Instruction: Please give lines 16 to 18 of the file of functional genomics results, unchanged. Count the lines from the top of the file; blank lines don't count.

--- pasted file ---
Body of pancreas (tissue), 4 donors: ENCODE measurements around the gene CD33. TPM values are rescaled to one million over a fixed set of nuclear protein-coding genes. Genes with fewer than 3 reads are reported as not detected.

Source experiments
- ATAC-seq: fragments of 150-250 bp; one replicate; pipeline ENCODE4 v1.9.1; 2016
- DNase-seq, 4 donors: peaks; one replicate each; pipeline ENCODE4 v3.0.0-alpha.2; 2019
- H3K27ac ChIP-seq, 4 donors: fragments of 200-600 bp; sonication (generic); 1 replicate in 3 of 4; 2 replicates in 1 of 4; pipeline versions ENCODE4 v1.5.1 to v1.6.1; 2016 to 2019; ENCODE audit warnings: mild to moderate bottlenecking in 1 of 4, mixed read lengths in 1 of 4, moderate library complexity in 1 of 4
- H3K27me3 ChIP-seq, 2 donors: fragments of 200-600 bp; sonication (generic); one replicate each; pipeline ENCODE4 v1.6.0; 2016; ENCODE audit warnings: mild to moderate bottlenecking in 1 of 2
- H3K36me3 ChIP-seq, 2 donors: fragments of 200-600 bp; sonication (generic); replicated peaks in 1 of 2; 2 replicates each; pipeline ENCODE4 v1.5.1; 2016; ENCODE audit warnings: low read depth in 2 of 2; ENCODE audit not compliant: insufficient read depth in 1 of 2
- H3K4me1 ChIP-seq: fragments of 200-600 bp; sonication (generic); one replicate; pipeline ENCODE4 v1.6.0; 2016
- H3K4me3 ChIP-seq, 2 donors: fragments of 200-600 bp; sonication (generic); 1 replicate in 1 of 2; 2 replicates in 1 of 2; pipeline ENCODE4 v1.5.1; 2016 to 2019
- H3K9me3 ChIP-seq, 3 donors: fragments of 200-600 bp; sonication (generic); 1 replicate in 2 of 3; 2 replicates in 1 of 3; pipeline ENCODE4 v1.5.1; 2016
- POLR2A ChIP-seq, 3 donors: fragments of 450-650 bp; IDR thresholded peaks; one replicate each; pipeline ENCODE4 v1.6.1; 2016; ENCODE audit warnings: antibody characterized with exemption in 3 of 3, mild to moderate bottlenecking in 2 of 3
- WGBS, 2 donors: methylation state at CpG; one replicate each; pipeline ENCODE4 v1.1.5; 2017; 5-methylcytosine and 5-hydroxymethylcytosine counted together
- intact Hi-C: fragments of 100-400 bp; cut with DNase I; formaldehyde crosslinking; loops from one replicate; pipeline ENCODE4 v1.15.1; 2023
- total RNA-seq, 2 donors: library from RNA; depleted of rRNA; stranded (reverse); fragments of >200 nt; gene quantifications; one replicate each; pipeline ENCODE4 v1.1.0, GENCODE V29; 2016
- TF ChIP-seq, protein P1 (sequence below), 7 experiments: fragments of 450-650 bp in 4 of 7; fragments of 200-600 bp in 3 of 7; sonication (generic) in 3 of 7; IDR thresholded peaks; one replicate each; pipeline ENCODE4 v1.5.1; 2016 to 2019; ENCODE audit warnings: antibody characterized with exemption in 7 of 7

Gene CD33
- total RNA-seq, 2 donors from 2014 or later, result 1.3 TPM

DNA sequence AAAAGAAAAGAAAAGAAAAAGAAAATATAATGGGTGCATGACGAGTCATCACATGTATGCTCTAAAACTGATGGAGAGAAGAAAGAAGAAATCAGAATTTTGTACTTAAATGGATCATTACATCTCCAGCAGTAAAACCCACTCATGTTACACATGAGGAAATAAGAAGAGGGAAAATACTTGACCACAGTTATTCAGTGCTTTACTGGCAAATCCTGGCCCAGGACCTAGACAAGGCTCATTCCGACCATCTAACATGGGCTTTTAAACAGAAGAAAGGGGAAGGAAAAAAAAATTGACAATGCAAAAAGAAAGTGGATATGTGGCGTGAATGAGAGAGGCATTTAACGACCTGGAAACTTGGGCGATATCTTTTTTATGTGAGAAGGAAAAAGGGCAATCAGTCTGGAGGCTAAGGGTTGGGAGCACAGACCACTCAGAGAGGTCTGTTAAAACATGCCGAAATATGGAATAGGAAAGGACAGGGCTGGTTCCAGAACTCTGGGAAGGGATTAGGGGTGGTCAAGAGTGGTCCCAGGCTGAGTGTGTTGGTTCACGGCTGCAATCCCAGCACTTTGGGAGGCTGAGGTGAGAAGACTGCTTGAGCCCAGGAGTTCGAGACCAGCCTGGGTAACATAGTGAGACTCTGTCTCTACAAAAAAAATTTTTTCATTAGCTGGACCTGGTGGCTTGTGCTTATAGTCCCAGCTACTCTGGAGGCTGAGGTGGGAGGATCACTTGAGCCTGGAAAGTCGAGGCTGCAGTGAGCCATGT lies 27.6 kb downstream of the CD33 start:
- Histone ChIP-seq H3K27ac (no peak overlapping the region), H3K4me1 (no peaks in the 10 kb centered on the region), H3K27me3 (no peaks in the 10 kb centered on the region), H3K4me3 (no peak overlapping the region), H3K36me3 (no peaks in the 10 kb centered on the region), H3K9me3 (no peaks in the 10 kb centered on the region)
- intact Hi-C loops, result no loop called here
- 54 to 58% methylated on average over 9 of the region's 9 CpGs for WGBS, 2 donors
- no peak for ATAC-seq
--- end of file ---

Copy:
Gene CD33
- total RNA-seq, 2 donors from 2014 or later, result 1.3 TPM

DNA sequence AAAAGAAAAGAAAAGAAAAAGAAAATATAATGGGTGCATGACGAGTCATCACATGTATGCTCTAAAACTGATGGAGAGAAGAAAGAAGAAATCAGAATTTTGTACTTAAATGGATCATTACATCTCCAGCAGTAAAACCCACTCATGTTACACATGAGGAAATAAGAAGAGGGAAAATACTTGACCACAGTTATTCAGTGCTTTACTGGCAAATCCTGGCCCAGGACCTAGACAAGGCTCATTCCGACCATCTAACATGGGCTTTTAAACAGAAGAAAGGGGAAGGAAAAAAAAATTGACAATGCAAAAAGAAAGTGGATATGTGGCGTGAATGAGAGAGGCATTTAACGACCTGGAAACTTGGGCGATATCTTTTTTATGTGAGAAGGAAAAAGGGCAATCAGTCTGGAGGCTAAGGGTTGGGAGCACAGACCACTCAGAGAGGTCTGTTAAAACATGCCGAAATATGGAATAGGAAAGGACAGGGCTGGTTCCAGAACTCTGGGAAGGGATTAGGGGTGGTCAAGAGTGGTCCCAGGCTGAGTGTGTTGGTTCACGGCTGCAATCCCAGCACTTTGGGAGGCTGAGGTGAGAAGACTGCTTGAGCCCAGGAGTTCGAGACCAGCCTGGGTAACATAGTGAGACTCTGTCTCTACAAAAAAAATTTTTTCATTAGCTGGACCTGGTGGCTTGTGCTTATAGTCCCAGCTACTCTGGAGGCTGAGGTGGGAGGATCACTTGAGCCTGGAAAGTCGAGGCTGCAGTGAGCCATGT lies 27.6 kb downstream of the CD33 start: